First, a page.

"It was special. I was rebounding and stuff. I'll never forget that night in the gym," Janey said.

Mrs. Chenowith advises all women to undergo self breast examinations. She was lucky enough to catch the cancer early. In fact, Janey caught the cancer with a self evaluation just days after a check-up.

"She is the best mom. She's had a full recovery. She sets a great example for others with breast cancer," Chenowith said. "She is a fighter and that's what it takes to beat cancer."

Now she'll try to keep it together again on Sunday.

"My guess is Eric doesn't know what to say (during postgame speech). Whatever he does, I'll go with it. I hope he doesn't get me going. He'll get me crying and get my dress wet," she joked.

Bye for Kansas

Here is what's known about the postseason tourney heading into the final weekend of the Big 12 season.

Kansas and Iowa State will have first-round byes. Missouri is No. 6 seed and Nebraska No. 7 seed. Also, Iowa State can finish No. 1 or 2; Texas No. 1, 2, 3, 4 or 5; KU No. 2, 3 or 4; Oklahoma No. 2, 3, 4, 5; Oklahoma State No. 3, 4, 5. Baylor and Colorado are either No. 8 or 9. Texas A&M, Kansas State and Texas Tech are either No. 10, 11 or 12.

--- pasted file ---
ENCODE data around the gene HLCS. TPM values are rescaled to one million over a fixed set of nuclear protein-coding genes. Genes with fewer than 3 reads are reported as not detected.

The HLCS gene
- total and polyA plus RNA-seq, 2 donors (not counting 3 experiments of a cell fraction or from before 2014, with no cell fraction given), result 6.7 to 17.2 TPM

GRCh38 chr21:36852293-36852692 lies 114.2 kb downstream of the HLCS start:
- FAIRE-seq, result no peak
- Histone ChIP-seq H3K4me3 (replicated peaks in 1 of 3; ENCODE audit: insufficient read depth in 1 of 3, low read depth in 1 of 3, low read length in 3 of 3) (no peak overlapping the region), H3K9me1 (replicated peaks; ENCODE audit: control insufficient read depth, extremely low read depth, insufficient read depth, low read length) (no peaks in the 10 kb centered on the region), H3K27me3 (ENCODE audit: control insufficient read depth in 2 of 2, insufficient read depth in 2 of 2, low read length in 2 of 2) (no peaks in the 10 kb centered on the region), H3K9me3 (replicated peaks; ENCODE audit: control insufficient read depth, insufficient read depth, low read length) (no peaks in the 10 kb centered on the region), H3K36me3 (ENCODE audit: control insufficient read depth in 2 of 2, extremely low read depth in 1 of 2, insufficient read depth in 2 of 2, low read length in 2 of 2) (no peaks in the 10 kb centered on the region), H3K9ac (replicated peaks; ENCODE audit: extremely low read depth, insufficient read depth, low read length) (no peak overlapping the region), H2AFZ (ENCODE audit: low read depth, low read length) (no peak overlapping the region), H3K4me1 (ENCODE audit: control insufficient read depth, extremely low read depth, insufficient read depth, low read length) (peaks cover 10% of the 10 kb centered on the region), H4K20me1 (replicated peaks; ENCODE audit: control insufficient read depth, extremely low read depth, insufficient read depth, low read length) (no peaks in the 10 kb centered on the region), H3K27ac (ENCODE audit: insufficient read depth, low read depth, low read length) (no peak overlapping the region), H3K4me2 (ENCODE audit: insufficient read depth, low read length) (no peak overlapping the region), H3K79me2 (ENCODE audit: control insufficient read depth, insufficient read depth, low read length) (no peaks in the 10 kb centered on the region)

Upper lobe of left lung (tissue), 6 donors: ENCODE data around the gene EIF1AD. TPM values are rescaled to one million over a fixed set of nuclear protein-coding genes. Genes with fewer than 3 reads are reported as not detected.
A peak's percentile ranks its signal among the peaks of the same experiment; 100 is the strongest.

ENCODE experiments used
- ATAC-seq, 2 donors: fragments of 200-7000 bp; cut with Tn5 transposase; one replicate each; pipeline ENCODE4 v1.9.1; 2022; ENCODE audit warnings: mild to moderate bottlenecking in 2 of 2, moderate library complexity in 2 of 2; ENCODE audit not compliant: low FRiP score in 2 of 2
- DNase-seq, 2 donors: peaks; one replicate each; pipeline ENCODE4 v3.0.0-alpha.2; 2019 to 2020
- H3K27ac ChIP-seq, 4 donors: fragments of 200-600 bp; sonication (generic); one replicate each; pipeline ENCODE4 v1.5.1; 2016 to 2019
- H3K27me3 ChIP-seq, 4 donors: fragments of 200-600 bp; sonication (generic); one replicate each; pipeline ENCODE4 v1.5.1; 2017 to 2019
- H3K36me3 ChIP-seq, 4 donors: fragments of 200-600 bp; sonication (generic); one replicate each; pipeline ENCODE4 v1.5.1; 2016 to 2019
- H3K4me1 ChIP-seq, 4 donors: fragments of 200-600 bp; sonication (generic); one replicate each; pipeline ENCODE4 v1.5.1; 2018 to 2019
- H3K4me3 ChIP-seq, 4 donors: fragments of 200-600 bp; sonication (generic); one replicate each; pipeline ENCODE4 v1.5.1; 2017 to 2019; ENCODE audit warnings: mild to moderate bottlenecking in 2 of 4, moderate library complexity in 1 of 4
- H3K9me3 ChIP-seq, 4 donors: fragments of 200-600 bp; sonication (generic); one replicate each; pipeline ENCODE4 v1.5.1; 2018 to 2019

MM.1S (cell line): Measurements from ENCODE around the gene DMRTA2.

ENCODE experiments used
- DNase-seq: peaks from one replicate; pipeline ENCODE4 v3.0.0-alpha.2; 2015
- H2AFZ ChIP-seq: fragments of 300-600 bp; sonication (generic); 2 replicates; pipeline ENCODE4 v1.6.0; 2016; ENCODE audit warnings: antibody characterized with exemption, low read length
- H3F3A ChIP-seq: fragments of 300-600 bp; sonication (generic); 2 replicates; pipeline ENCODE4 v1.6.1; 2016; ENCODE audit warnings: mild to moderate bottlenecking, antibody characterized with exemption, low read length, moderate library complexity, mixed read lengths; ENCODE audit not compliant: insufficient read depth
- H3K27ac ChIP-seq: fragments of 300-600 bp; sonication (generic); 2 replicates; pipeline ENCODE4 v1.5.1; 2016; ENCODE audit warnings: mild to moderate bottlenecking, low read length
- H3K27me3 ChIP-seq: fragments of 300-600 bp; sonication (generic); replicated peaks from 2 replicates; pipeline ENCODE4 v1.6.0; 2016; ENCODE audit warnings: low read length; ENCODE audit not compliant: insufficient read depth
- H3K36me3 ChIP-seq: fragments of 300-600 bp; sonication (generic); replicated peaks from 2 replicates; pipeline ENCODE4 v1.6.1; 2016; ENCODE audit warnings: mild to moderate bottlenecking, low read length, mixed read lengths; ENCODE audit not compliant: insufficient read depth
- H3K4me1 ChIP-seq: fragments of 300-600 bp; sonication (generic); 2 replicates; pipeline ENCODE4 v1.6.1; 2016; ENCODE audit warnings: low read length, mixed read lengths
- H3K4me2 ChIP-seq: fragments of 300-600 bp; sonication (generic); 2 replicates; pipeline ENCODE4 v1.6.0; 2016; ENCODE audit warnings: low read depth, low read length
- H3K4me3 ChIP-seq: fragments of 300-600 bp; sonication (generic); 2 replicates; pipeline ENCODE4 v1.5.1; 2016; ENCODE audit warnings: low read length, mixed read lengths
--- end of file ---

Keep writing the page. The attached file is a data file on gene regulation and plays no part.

Langford's season over

Kansas University signee Keith Langford's North Crowley (Texas) High basketball team has finished the season with a 29-5 record.

Langford, a 6-foot-5, 202-pounder, scored 22 points and grabbed nine rebounds in North Crowley's 45-44 second-round playoff loss to Southlake Carroll.

Langford finished the season with a 25.7 points a game average. He also averaged 8.8 rebounds, 4.2 assists, 3.3 steals and 1.8 blocks.

Langford will soon have surgery to repair a torn meniscus in his knee. He's expected to be on crutches for a week with total recovery time about a month.

Langford would likely be able to play in some postseason all-star games in late April. He will room with Leavenworth High senior Wayne Simien during an early session of summer school at KU, starting June 5.

Okafor down to three

Emeka Okafor, a 6-9 power forward/center from Houston, has narrowed his college choices to KU, Ohio State and UConn, recruiting service Cat Tracks reports. He has two visits to make and will likely visit two of those in April, Cat Tracks indicates.

Flower shower

The KU athletics staff asks that fans coming to honor the seniors on Sunday bring carnations or silk flowers. Rose petals are difficult to clean off the court.

Gregory in dunk contest

Senior Kenny Gregory has agreed to participate in the College Slam Dunk Contest put on by ESPN in conjunction with the Final Four in Minneapolis.

The contest will take place on the Thursday prior to the semifinal games, and Gregory will participate only Kansas does not reach the Final Four.

Rush to play Sunday

Kareem Rush, who suffered torn ligaments in his left thumb on Feb. 5, says he will start in Sunday's game against KU.